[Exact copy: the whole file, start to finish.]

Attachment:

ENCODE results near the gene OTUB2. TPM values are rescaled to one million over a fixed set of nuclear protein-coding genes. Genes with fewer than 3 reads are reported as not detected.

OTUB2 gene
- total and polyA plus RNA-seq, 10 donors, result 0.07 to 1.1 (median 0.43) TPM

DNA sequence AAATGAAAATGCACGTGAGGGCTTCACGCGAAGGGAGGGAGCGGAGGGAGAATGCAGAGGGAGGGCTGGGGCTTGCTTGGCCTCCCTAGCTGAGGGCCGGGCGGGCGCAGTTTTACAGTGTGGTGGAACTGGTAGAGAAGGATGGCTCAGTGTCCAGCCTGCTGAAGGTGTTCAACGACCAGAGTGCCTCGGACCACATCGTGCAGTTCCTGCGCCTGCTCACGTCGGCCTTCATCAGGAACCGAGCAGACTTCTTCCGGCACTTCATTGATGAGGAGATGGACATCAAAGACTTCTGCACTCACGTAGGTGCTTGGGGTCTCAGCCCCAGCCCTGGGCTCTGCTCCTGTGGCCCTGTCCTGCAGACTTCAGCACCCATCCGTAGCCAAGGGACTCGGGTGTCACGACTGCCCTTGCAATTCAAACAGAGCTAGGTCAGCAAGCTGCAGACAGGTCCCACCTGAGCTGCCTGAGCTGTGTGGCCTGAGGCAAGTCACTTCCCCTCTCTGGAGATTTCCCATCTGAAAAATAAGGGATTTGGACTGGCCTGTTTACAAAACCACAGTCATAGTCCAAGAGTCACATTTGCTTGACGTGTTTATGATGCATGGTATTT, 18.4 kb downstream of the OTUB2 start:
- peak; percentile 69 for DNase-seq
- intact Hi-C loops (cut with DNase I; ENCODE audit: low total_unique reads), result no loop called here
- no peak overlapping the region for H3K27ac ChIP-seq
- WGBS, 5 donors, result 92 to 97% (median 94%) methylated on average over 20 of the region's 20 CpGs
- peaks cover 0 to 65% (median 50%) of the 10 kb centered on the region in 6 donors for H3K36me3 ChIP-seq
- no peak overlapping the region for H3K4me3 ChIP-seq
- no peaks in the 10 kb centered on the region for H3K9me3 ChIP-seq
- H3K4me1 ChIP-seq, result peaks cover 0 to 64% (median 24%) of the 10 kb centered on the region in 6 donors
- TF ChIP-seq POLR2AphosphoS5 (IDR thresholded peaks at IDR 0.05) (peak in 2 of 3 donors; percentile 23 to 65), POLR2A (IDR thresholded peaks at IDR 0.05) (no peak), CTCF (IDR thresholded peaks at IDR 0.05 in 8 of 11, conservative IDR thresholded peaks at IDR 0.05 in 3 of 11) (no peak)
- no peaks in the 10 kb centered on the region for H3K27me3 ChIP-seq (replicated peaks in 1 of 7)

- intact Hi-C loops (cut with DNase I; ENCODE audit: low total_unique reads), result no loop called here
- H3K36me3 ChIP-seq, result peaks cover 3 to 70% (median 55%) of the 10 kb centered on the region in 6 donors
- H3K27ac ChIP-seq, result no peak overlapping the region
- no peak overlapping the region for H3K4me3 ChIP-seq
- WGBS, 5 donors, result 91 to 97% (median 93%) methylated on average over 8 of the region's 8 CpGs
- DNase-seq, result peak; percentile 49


ENCODE results near the gene OTUB2. TPM values are rescaled to one million over a fixed set of nuclear protein-coding genes. Genes with fewer than 3 reads are reported as not detected.

OTUB2 gene
- total and polyA plus RNA-seq, 10 donors, result 0.07 to 1.1 (median 0.43) TPM

DNA sequence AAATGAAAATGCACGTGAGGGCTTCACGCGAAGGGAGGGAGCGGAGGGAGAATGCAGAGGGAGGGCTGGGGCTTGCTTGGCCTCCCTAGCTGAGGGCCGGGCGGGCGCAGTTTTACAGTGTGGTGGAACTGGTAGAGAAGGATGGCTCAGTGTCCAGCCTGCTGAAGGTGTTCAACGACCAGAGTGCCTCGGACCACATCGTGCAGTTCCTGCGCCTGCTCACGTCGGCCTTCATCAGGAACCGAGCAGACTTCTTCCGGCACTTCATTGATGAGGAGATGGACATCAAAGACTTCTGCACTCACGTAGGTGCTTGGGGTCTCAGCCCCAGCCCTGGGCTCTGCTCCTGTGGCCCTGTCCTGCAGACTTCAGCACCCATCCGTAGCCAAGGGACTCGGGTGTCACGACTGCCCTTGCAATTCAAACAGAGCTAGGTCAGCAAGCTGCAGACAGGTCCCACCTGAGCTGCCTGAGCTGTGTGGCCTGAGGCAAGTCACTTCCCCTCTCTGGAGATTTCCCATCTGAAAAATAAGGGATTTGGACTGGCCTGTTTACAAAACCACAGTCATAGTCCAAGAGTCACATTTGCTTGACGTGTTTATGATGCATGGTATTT, 18.4 kb downstream of the OTUB2 start:
- peak; percentile 69 for DNase-seq
- intact Hi-C loops (cut with DNase I; ENCODE audit: low total_unique reads), result no loop called here
- no peak overlapping the region for H3K27ac ChIP-seq
- WGBS, 5 donors, result 92 to 97% (median 94%) methylated on average over 20 of the region's 20 CpGs
- peaks cover 0 to 65% (median 50%) of the 10 kb centered on the region in 6 donors for H3K36me3 ChIP-seq
- no peak overlapping the region for H3K4me3 ChIP-seq
- no peaks in the 10 kb centered on the region for H3K9me3 ChIP-seq
- H3K4me1 ChIP-seq, result peaks cover 0 to 64% (median 24%) of the 10 kb centered on the region in 6 donors
- TF ChIP-seq POLR2AphosphoS5 (IDR thresholded peaks at IDR 0.05) (peak in 2 of 3 donors; percentile 23 to 65), POLR2A (IDR thresholded peaks at IDR 0.05) (no peak), CTCF (IDR thresholded peaks at IDR 0.05 in 8 of 11, conservative IDR thresholded peaks at IDR 0.05 in 3 of 11) (no peak)
- no peaks in the 10 kb centered on the region for H3K27me3 ChIP-seq (replicated peaks in 1 of 7)

- intact Hi-C loops (cut with DNase I; ENCODE audit: low total_unique reads), result no loop called here
- H3K36me3 ChIP-seq, result peaks cover 3 to 70% (median 55%) of the 10 kb centered on the region in 6 donors
- H3K27ac ChIP-seq, result no peak overlapping the region
- no peak overlapping the region for H3K4me3 ChIP-seq
- WGBS, 5 donors, result 91 to 97% (median 93%) methylated on average over 8 of the region's 8 CpGs
- DNase-seq, result peak; percentile 49